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Which is Best: “Hardwired” or “Electrical Grid” Lighting Control for New & Remodeled Homes?

Of course it is hard to answer the question as to which lighting control technology, hardwired or electrical grid is best. There are many capabilities and features of each system to take into consideration when trying to assess the better technology. So when everything is added up there are surely features of each system which will cause this or that person to gravitate in either direction.

Hardwired System

Before any decision can be made we should take the time to understand the underlying technology of each system. For example, a hardwired system at its core is one that transmits and receives lighting commands over real wires installed with the walls. On the walls scattered throughout a given home are low-voltage switches. There are low-voltage wires running through the walls connecting those switches to a switch consolidator electronic component.

Low-voltage generally means that a scant 12Vdc power is utilized as power at the switches. Lighting control commands are generated when one presses one of the buttons of the switch on the wall. That command is carried on low-voltage wire and identified in the switch consolidator component. It is a lot like a telephone switch board that links one caller with another. It does not execute the commands it simply identifies which button has been pressed and conveys the information to the proprietary computer.

When the information reaches the computer an action is taken. The action taken depends on the programming downloaded previously into the computer. For example, button “A” may be programmed to turn on the kitchen light whereas button “B” may be programmed to turn on a scene where multiple lights are turned on. Every aspect of each light load can be programmed individually. The illumination level, ramp up rate and fade down rate is programmed. In addition, specific lighting control scenes wherein multiple lights receive commands simultaneously are possible.

Electrical Grid System

The primary difference between a hardwired system and an electrical grid system is that there is no specific low-voltage control wire installed for command entry at the switch in the latter. In fact, the electrical grid system has no control wire at all. The wiring of the lights within the home by the electrician is performed in the normal way. That is to say that the electrician will install a J-box for each light then wire in a power, neutral, and ground to power the switch and ultimately the connected light load.

What happens when one presses a switch to the “on” position when an electrical grid light switch has been installed? With no programming at all, right out of the box the switch will allow electricity to flow to the light load which will then illuminate. So far there is no difference between this switch and a standard switch from Home Depot®. However, right out of the box with no programming whatsoever the switch provides interesting and useful capabilities. If one presses the top of the switch once the light load will ramp up to 80% illumination over a two second interval thus avoiding the shock of the light coming on full steam immediately. If one taps the top of the switch twice the light will snap on to 100% immediately.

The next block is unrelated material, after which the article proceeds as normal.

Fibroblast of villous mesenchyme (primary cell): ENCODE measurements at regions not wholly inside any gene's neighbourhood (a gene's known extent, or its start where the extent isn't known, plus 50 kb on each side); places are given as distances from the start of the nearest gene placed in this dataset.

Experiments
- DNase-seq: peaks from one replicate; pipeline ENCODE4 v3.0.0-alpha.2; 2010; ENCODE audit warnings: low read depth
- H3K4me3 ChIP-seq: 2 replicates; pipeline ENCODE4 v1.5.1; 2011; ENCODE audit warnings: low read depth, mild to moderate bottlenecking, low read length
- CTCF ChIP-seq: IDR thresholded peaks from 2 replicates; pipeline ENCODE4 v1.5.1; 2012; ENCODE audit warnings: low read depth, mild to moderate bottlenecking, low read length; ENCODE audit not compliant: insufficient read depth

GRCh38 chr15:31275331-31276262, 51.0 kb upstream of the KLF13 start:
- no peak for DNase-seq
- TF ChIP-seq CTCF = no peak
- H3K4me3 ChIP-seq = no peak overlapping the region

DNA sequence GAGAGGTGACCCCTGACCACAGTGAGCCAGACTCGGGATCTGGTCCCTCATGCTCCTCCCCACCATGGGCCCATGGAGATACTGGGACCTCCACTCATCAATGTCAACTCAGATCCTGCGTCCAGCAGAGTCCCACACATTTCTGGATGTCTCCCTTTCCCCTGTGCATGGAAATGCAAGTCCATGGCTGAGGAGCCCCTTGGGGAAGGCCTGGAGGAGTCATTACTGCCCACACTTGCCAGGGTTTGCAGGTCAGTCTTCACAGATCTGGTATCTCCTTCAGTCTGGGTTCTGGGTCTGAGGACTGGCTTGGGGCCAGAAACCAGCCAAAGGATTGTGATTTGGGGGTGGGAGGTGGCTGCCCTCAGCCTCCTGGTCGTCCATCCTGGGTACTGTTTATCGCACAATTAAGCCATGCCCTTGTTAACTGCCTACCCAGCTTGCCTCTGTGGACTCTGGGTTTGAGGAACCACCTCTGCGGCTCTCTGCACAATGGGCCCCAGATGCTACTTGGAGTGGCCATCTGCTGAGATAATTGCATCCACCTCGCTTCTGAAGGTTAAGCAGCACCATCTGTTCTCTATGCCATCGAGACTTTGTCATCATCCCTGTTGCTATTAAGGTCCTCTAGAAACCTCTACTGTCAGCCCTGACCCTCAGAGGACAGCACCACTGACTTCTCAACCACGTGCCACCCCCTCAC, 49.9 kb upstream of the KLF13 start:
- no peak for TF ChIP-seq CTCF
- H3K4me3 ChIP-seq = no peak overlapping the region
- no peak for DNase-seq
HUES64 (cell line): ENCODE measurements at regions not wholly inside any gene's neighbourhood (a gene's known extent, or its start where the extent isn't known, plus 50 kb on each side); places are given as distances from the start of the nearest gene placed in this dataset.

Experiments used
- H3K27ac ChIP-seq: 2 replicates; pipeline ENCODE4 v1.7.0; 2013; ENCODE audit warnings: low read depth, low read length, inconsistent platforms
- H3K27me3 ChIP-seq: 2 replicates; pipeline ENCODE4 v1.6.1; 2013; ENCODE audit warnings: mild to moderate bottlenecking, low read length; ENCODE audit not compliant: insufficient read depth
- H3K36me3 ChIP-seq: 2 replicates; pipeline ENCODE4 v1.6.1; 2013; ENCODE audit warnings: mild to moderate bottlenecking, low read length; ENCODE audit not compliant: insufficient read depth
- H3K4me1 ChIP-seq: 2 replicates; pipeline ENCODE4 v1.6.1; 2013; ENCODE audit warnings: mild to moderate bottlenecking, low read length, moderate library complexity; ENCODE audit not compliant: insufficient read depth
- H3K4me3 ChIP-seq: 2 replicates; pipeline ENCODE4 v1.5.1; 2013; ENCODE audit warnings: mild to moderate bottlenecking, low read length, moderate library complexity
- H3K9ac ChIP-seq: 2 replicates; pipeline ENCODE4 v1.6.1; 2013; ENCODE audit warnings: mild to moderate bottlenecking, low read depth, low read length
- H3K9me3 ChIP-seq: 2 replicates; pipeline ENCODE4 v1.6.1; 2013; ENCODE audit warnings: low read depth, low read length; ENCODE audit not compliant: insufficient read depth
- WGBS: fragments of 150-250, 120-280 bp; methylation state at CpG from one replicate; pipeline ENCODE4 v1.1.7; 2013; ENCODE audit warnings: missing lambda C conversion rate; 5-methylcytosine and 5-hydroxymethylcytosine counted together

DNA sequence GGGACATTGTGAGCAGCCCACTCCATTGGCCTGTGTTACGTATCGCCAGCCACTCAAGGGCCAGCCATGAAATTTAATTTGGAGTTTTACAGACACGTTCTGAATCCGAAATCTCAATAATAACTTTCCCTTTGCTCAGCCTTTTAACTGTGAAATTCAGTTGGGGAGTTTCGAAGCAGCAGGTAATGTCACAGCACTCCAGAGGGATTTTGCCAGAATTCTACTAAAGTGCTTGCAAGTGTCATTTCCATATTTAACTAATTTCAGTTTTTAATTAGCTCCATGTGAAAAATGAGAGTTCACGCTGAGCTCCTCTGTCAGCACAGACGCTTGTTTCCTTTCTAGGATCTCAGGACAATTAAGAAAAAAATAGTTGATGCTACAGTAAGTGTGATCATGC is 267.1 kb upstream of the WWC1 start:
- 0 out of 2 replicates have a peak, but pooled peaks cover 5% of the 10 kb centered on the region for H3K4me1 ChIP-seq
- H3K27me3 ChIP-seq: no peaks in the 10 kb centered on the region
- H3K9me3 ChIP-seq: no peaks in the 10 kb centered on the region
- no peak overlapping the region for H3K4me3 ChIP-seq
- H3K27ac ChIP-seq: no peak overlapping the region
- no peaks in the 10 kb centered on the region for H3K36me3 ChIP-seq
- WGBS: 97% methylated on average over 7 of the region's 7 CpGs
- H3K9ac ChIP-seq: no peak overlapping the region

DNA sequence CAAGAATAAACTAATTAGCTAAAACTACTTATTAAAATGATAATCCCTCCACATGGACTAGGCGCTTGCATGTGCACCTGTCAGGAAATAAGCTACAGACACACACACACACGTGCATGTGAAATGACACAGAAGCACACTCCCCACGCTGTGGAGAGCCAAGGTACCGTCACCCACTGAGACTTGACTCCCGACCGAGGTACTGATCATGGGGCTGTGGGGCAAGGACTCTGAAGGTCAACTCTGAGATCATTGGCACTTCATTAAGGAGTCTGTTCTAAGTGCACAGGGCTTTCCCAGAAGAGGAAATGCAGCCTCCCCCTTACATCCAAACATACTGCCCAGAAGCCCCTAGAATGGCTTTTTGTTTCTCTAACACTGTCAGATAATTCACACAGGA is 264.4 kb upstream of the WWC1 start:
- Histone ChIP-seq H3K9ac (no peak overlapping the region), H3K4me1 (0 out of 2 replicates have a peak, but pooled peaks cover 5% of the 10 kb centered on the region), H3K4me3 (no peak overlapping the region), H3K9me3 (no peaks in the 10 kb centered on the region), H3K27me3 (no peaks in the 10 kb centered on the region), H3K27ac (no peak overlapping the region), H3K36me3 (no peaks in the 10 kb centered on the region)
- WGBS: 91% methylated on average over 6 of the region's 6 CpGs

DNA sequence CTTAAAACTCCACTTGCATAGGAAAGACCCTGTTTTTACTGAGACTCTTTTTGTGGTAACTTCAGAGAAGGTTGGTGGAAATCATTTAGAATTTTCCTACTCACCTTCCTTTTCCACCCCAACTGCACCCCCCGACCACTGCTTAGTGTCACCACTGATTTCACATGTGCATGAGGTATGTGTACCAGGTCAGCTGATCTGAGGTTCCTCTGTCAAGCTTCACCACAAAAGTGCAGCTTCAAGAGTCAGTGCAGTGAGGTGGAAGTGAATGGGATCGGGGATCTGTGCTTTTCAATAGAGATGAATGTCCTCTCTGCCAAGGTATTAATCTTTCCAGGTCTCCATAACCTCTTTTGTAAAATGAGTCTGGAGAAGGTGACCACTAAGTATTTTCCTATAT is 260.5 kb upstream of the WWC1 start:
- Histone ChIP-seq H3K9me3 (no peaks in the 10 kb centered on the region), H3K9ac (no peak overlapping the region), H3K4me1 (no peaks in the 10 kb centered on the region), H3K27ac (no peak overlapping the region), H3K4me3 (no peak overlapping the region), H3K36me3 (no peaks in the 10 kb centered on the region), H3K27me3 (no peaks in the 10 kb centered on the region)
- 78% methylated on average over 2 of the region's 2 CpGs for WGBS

When it relates to the electrical grid system we are only getting started. The reason is that once all the dimmers and controllers have been installed the programming begins. Every aspect of each light load can be programmed individually. The illumination level, ramp up rate and fade down rate is programmed. In addition, specific lighting control scenes wherein multiple lights receive commands simultaneously are possible.

Underlying Technology

How do the command signals get from each switch to other light loads if the switches are wired like traditional switches? Well first of all it must be understood that the electrical grid switches are not normal switches as you have likely surmised. They are actually very sophisticated electronic components that are able to transmit and receive coded commands over the electrical grid in the home. The technology permits command signals to be broken down into binary information which is transmitted in the milivolt range at or very close to the “0” volt position of the 60 Hz electrical sine wave.

What’s The Bottom Line?

A hardwired system requires the expense of low-voltage wiring and the expense of having it installed. In addition, the low-voltage switches must then be installed and “wired up”. The electrical grid system does not require running of control wires and the switches are installed by the electrician in his normal contract to wire the house for AC. Generally the hardwired system cost in the range of triple what an electrical grid system cost. As far as programming is concerned the two technologies are pretty much equal.

My Opinion

I have installed hardwired, wireless, and electrical grid systems. For the last five years I only install the electrical grid technology known as Universal Power Bus®. There is no comparison with other systems in terms of ease of installation and cost. In addition, it is very reliable.

Installing Numerous Systems

It has been my experience that when home owners are considering one system for their new or remodeled home, they are likely considering other technologies as well. It would be in your best interest to have installation guides on each system you would like to include in your project. Read them all then procure your components, special tools, and cable so that they are all on the job site ahead of your proposed start date.

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